Yes, There Is a Mandate for Higher Taxes

Weigel
Reporting on Politics and Policy.
Nov. 7 2012 1:13 PM

Yes, There Is a Mandate for Higher Taxes

COLUMBUS, Ohio — Kudos to John Boehner for getting out early and trying to spin the election.

Listen, our majority is going to get reelected. We’ll have as much of a mandate as he will — if that happens — to not raise taxes. He knows what we can do and what we can’t do — I’ve been very upfront with him about it going back over the last year and a half.

Insofar as a "mandate" exists at all, Boehner's just completely wrong. First, like I wrote earlier today, the GOP's House majority has been protected by gerrymanders in rust belt states and North Carolina. In large states with nonpartisan redistricting—Arizona, Florida, California—Democrats are gaining seats. (They lost a member-to-member contest in Iowa, which also has nonpartisan redistricting.) Boehner's returning to D.C. with a smaller majority, which is not usually the mark of a mandate for anything. Take away those Michigan/Ohio/Pennsylvania/North Carolina gerrymanders, and he'd be returning as the minority leader.

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Second, Barack Obama ran on one consistent tax promise, in both 2008 and 2012. Vote for him, and you'd see middle-class tax rates stay the same while the rate on income over $250,000 increased to 39.6 percent. In 2008 and 2012, Republicans whaled on Obama for that message. If you flipped on TV in a swing state, you heard all about Obama's "trillion-dollar tax increase." Last month, in a comment that Republicans derided for its gaffitude, Joe Biden repeated the claim about tax hikes and leaned into the mic, drawing out his promise: "Yes. We. Will." For months, Republican strategists told me that they'd beat Democrats on the tax issue just like they beat 'em in 2010.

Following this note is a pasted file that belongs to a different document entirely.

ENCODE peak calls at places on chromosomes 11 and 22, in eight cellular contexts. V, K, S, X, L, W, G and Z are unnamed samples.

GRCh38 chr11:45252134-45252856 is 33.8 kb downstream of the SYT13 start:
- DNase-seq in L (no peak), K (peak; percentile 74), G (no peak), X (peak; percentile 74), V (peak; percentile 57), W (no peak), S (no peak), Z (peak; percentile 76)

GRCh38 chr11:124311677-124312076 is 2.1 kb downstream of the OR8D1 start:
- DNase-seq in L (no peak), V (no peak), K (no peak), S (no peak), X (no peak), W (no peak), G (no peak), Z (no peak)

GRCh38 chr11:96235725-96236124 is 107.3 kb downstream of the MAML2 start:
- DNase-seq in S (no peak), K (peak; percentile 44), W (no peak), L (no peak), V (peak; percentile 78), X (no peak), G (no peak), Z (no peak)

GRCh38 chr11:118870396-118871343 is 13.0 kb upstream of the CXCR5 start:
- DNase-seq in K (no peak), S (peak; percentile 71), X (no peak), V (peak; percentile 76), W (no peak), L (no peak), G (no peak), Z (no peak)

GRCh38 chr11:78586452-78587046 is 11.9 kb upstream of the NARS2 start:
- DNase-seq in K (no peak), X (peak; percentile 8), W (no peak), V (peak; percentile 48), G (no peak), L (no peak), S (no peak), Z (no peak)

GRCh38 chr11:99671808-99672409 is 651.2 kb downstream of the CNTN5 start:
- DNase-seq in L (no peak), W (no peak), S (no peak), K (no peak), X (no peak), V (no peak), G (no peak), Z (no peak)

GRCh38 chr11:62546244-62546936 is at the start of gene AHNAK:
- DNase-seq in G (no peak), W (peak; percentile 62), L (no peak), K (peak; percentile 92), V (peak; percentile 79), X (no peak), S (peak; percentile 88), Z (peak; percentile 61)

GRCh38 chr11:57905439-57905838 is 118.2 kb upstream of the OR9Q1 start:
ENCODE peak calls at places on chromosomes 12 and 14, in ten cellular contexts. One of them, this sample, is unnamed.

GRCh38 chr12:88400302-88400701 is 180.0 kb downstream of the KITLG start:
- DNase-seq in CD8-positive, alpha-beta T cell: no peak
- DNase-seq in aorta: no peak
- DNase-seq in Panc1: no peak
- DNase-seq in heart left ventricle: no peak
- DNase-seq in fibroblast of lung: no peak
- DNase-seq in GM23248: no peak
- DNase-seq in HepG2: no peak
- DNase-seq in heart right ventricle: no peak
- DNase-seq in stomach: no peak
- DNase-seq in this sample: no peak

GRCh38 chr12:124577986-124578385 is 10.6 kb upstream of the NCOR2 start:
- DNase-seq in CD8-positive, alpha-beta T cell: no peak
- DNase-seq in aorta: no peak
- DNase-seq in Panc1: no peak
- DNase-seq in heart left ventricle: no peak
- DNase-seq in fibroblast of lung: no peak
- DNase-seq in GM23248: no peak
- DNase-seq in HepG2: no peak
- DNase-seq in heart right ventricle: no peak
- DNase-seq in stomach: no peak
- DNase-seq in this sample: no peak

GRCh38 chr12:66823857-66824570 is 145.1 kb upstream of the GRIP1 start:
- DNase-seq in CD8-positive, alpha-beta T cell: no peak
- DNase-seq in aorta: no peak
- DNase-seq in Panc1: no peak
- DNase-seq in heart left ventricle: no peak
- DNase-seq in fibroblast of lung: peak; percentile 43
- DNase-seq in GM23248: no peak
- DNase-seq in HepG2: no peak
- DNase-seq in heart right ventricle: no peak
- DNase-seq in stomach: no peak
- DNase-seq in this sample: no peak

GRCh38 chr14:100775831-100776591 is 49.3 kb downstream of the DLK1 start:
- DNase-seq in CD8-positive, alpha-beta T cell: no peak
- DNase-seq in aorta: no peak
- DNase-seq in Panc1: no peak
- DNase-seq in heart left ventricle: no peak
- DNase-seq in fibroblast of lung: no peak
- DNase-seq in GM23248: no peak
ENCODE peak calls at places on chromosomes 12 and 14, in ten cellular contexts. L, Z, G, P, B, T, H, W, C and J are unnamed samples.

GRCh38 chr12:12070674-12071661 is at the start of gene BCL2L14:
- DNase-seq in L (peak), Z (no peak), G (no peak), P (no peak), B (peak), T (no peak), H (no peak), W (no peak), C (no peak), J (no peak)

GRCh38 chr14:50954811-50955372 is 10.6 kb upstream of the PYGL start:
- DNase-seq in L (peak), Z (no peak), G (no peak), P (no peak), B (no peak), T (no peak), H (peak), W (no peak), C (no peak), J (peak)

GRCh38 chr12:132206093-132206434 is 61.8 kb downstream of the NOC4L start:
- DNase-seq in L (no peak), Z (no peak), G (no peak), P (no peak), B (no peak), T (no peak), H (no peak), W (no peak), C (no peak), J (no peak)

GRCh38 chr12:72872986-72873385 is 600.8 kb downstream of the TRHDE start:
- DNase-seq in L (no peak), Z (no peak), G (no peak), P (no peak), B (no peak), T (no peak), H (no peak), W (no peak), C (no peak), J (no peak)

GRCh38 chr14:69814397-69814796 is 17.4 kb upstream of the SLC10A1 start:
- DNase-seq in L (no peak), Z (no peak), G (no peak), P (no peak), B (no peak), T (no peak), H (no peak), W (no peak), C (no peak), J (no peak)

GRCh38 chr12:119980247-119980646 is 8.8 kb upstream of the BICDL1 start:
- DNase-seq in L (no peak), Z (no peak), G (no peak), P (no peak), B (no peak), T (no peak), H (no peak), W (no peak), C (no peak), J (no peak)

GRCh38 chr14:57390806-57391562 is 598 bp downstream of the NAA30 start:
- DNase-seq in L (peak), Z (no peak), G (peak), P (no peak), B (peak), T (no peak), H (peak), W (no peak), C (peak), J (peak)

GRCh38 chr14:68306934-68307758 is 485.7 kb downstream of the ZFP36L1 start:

They didn't beat Obama. Twice, in four years, a majority of voters have picked Obama for president, knowing full well that he'll raise upper-income tax rates.

David Weigel is a reporter for Bloomberg Politics